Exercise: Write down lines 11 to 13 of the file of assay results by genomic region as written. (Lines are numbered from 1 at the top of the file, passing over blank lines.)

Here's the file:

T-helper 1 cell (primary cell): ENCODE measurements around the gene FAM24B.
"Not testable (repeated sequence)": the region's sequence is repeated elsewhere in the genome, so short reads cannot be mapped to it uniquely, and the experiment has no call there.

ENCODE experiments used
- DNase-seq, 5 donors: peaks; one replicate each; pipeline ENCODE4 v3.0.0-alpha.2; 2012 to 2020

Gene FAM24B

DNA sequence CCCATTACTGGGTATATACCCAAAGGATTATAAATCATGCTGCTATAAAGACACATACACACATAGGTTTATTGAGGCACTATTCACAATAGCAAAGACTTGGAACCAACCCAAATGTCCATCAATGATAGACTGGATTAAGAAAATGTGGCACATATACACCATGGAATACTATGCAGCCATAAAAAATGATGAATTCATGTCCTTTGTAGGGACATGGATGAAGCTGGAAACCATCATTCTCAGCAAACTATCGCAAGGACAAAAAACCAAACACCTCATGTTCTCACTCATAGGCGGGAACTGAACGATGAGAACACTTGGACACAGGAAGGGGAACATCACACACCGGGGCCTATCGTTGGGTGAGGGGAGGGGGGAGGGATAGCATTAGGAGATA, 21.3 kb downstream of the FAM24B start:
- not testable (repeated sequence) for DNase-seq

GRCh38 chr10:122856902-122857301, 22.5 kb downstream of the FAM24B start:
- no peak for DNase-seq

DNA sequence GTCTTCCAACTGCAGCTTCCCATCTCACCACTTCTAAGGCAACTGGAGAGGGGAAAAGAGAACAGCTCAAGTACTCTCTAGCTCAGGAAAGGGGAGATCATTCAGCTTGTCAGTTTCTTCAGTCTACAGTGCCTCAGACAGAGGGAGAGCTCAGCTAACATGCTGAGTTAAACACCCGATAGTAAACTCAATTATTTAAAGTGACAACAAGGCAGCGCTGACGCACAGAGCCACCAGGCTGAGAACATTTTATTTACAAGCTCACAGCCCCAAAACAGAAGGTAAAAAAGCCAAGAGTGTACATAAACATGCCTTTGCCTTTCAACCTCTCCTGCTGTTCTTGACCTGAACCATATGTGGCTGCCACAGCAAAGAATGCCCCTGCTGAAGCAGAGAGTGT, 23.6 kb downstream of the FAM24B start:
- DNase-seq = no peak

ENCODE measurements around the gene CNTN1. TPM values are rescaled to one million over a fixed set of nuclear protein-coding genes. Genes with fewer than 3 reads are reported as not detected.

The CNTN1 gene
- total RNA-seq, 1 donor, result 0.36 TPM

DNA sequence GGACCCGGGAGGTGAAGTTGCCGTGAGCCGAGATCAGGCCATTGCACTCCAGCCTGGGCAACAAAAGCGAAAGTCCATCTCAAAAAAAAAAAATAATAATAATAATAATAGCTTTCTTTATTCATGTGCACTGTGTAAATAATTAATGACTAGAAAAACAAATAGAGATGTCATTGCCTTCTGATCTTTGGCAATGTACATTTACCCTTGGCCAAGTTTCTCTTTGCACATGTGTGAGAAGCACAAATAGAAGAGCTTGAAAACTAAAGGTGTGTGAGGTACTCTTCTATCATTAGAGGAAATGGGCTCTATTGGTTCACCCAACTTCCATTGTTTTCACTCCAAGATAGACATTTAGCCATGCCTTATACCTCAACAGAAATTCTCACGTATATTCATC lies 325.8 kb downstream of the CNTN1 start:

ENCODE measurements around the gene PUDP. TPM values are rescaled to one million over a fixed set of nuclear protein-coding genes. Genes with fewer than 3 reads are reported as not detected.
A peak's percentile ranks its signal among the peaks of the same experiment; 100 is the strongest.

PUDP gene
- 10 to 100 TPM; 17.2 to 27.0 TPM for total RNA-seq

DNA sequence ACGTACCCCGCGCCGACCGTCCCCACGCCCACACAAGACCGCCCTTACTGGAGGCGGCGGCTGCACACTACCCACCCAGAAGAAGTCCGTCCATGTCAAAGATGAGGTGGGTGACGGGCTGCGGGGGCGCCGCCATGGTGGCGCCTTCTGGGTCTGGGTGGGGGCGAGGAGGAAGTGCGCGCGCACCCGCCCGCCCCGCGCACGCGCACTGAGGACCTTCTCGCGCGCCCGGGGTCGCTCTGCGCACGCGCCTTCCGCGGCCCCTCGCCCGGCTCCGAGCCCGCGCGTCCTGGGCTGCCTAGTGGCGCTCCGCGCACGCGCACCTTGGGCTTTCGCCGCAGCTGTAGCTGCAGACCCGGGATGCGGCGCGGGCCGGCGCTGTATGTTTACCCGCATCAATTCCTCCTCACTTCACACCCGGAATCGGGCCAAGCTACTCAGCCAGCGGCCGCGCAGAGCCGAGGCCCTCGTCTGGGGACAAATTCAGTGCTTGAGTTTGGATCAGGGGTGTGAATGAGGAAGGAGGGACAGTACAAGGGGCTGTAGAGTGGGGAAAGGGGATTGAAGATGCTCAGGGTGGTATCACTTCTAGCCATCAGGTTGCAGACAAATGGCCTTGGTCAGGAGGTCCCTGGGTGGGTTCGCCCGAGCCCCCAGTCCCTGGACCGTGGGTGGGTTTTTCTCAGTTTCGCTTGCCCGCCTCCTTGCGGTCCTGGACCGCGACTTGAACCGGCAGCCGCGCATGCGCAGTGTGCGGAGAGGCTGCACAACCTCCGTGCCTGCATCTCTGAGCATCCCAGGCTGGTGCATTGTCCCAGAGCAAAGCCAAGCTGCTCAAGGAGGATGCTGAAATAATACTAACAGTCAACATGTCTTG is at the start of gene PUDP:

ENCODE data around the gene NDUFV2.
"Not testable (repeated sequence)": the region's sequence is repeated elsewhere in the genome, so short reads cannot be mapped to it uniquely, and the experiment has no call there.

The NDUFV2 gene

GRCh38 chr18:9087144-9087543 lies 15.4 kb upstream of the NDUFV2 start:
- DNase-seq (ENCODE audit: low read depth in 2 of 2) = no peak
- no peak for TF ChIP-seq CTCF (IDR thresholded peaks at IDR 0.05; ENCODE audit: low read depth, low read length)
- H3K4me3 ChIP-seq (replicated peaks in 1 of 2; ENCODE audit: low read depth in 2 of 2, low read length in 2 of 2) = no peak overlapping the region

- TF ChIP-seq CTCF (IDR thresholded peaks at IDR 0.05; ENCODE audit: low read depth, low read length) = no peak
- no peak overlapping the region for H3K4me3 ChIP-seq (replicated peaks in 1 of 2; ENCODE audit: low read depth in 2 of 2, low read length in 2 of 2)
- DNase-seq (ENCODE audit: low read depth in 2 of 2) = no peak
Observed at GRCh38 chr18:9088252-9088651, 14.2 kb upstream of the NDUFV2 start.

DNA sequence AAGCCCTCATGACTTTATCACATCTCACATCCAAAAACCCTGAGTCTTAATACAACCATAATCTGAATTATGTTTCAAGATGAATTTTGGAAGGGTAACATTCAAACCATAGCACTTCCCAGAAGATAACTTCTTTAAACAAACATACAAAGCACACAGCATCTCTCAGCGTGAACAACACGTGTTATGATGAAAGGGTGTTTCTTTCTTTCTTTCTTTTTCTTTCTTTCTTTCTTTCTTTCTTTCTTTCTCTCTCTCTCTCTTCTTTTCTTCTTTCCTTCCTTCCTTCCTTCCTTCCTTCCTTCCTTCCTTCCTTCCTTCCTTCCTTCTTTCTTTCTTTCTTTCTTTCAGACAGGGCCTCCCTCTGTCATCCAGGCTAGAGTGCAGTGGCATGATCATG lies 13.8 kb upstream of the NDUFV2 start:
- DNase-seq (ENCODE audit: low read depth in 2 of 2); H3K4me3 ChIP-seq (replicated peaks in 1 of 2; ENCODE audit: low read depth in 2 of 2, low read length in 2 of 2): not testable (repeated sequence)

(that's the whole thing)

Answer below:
- DNase-seq = no peak

ENCODE measurements around the gene CNTN1. TPM values are rescaled to one million over a fixed set of nuclear protein-coding genes. Genes with fewer than 3 reads are reported as not detected.

The CNTN1 gene